When We Apologize

  • Brenda Spina, M.S., LMFT, LPC
  • Series: June 2014, Volume 21, Issue 3
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By Brenda Spina, M.S., LMFT, LPC


Apologizing is an etiquette we are taught from the time we are very young. Most small children will apologize simply because they are taught to or wish to please. This isn’t a bad thing. It is just how children learn. However, as children mature, there is opportunity to explain the steps of an apology more specifically. I dare say most adults, including your author, don’t think about this. I only started thinking about it after working so closely with people who need help apologizing. Here are some helpful steps if you want someone to accept your apology.


1. When apologizing, be specific about your offense. It’s important to show you are aware of the sequence of behaviors that lead to the offense. In doing so, to the best of your ability, it lets the offended person know you have thought about how you have impacted them. Do not try to justify your words or behavior. Instead, focus on the hurt and pain you caused.


2. Allow the offended person to ask any and all questions they may need to ask. Along with this is the real possibility their emotions of hurt or anger may surface. You need to create an atmosphere where you are willing to listen. Your willingness to listen tells them you are present and ready to affirm the realness of their experience. Without this step, the person is often left feeling shut down and not understood or heard. They may end up feeling pressured to hurry up and forgive the offense.


3. Give honest, empathetic responses for the hurt you caused. You want to make sure your empathy is genuine because you are telling the person they have value. Include what you are willing to do to stop or prevent the behavior from continuing. This lets the other person know that you are serious about not re-offending. The offended person may or may not identify with any revealed reasons.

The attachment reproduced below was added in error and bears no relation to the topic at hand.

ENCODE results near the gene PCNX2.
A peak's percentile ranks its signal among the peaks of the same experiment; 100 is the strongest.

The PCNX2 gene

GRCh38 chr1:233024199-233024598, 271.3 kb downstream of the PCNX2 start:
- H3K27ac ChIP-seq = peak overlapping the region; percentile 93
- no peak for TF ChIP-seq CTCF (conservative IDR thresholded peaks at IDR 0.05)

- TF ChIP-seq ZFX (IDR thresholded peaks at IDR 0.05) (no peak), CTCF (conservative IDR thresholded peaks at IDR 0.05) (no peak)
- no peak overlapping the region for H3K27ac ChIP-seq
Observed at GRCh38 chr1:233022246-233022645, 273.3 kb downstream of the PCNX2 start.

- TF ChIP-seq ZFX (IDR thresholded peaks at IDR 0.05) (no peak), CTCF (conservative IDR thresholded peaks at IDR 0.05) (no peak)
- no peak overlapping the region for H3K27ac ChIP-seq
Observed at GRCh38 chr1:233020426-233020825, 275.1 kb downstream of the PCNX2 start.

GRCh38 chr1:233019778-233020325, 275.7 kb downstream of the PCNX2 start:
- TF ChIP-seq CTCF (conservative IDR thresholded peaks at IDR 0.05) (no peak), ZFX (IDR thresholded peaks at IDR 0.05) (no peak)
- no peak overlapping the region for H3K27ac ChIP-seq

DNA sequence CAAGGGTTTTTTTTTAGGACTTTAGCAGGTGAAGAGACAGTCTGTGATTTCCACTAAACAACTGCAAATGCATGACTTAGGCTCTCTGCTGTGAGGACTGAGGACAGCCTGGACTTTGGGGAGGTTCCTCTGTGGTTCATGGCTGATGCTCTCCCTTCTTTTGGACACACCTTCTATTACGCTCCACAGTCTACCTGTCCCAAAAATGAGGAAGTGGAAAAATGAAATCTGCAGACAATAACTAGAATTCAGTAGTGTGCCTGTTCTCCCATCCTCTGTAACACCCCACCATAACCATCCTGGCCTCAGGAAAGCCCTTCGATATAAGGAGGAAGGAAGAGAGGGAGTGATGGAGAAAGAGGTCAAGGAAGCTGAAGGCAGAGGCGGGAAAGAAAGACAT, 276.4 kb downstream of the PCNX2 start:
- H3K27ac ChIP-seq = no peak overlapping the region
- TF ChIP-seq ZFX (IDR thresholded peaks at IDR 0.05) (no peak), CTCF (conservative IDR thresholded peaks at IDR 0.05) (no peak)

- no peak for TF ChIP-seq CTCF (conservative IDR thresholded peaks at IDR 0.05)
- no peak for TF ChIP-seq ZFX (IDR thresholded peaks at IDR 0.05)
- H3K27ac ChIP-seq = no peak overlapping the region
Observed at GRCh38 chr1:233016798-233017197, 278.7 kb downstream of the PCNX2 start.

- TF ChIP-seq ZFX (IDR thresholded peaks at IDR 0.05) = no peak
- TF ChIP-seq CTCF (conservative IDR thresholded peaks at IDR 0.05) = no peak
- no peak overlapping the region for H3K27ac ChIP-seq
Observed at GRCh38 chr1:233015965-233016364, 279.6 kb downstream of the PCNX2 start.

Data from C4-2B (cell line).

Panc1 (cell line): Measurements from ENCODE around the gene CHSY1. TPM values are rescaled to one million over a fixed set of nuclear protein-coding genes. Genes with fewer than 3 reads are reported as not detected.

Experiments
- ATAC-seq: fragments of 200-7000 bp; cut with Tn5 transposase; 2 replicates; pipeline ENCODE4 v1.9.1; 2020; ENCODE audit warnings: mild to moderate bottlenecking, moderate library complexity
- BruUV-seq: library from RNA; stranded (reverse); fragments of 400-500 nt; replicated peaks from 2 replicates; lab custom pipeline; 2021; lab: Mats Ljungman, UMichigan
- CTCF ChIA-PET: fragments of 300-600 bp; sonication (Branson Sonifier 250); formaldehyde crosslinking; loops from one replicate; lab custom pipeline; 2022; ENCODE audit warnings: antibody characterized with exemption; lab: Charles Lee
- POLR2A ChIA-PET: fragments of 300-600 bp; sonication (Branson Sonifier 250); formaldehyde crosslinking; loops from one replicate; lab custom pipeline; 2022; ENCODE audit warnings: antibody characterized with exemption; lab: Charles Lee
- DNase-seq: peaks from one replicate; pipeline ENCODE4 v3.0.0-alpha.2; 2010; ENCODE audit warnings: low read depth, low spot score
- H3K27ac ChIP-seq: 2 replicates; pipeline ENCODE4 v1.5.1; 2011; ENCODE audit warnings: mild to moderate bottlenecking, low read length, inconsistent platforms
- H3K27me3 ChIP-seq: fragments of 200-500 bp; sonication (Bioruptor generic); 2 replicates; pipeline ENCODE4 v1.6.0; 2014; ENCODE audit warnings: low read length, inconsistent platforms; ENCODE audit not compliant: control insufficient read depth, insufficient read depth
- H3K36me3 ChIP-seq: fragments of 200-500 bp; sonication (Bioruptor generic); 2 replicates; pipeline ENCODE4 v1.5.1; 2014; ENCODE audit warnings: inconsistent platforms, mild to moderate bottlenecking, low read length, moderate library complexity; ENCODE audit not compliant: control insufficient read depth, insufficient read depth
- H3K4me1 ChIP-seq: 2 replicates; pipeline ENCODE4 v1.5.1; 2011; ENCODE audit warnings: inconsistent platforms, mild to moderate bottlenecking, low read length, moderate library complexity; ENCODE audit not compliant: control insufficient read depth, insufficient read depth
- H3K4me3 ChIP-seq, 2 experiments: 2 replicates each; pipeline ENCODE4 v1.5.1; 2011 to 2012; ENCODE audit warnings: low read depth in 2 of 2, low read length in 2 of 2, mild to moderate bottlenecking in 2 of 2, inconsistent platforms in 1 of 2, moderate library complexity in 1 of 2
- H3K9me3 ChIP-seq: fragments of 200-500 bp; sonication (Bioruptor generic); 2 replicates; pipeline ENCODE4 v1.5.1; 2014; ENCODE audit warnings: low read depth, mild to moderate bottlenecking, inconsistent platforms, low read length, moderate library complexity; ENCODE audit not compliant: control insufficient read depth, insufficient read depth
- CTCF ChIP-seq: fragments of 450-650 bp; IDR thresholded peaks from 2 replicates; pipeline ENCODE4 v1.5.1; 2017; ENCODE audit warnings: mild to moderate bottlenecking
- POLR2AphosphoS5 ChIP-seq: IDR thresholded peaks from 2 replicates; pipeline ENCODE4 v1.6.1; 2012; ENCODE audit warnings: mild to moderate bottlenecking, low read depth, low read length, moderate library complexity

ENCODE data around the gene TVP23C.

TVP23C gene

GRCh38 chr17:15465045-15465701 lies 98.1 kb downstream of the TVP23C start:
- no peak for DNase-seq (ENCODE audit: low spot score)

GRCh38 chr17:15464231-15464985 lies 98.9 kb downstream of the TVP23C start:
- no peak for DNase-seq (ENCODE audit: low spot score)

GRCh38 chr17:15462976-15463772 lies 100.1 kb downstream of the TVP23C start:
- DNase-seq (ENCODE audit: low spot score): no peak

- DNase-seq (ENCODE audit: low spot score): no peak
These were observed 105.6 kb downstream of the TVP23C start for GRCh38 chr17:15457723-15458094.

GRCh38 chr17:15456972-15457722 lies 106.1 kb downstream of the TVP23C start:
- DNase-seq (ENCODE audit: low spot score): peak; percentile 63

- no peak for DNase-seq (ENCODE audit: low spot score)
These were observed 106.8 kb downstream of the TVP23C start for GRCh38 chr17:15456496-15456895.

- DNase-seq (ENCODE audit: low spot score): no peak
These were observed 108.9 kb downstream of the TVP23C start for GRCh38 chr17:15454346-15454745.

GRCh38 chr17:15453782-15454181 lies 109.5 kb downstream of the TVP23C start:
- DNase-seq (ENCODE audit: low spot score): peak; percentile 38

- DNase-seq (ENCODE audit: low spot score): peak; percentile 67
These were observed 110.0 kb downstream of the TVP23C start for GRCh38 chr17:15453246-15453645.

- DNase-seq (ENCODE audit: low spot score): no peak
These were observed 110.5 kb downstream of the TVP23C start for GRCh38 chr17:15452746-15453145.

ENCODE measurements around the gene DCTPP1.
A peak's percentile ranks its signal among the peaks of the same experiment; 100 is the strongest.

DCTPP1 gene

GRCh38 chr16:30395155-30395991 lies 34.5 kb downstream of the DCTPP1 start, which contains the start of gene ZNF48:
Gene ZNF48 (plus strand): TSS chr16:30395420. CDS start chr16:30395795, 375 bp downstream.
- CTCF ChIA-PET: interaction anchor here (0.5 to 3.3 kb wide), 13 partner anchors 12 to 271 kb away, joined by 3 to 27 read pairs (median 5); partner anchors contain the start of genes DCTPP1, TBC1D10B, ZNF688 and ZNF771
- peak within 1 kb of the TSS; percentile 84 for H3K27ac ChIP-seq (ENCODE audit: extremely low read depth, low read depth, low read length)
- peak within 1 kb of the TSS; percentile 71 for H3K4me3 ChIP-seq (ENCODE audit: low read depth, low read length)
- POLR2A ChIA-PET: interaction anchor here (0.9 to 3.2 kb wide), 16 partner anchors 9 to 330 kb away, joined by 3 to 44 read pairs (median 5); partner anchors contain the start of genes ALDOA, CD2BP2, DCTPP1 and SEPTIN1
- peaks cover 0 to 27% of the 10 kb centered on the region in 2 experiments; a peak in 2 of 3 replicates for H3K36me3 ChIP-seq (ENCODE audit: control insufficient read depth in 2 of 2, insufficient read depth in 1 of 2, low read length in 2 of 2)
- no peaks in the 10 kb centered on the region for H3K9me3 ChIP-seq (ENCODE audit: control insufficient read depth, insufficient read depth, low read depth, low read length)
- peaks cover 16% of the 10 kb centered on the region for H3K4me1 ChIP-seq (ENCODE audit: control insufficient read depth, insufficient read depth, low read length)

4. After you do steps 1-3, then ask for forgiveness. A ritual often used in the therapy room is for the offender to kneel before the offended. Whether or not you kneel, this paints a picture of what is taking place on the emotional level. It’s a picture of humbling one’s self before the other to repair the relationship.


We all have Scales of Justice within us. This last step cannot happen unless both are diligent in working toward awareness and acknowledgment of their inner struggle for revenge. Without this work, the process of an apology will falter and the one receiving the apology will punish the offender. Either way, it is never too late or impossible to apologize. Even if you are not granted forgiveness, you will have done all you know to make things right. It is just as hard to receive as it is to give. 



How Does Forgiveness Differ From Trust?


Forgiveness is not earned. It is a gift...just as God’s grace has provided for our salvation. God’s grace becomes the foundation of our forgiveness. We pass on the same gift to those who apologize to us.


Trust is Earned


In scripture, TRUST is defined as, “flee to something or someone for protection or refuge”when talking about the Lord. The Lord God becomes the One to place our confidence in and to feel secure in. Invite Jesus In! Run to Him!


Relationships grow in trust as each person is willing to work toward being calm and understanding the perspective of another. By doing so, they are working toward being able to be vulnerable and respected at the same time.



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